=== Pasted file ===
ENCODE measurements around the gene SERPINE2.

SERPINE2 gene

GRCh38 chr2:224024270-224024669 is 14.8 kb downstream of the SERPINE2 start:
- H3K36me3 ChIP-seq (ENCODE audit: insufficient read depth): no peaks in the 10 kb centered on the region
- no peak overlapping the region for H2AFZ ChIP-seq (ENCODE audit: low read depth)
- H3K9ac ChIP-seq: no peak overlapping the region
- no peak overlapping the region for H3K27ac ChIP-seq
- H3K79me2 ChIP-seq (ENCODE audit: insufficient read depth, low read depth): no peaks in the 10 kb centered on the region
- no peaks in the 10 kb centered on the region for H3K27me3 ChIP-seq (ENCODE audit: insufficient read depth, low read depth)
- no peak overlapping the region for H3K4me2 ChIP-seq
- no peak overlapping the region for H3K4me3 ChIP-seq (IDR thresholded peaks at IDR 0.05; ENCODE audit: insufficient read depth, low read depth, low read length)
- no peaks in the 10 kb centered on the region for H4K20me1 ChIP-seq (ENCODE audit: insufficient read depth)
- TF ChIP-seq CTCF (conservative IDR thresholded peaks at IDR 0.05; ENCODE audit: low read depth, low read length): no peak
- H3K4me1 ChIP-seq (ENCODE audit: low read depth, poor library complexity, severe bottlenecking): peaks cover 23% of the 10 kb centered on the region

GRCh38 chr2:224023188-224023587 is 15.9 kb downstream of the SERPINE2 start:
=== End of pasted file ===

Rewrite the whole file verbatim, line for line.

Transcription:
ENCODE measurements around the gene SERPINE2.

SERPINE2 gene

GRCh38 chr2:224024270-224024669 is 14.8 kb downstream of the SERPINE2 start:
- H3K36me3 ChIP-seq (ENCODE audit: insufficient read depth): no peaks in the 10 kb centered on the region
- no peak overlapping the region for H2AFZ ChIP-seq (ENCODE audit: low read depth)
- H3K9ac ChIP-seq: no peak overlapping the region
- no peak overlapping the region for H3K27ac ChIP-seq
- H3K79me2 ChIP-seq (ENCODE audit: insufficient read depth, low read depth): no peaks in the 10 kb centered on the region
- no peaks in the 10 kb centered on the region for H3K27me3 ChIP-seq (ENCODE audit: insufficient read depth, low read depth)
- no peak overlapping the region for H3K4me2 ChIP-seq
- no peak overlapping the region for H3K4me3 ChIP-seq (IDR thresholded peaks at IDR 0.05; ENCODE audit: insufficient read depth, low read depth, low read length)
- no peaks in the 10 kb centered on the region for H4K20me1 ChIP-seq (ENCODE audit: insufficient read depth)
- TF ChIP-seq CTCF (conservative IDR thresholded peaks at IDR 0.05; ENCODE audit: low read depth, low read length): no peak
- H3K4me1 ChIP-seq (ENCODE audit: low read depth, poor library complexity, severe bottlenecking): peaks cover 23% of the 10 kb centered on the region

GRCh38 chr2:224023188-224023587 is 15.9 kb downstream of the SERPINE2 start: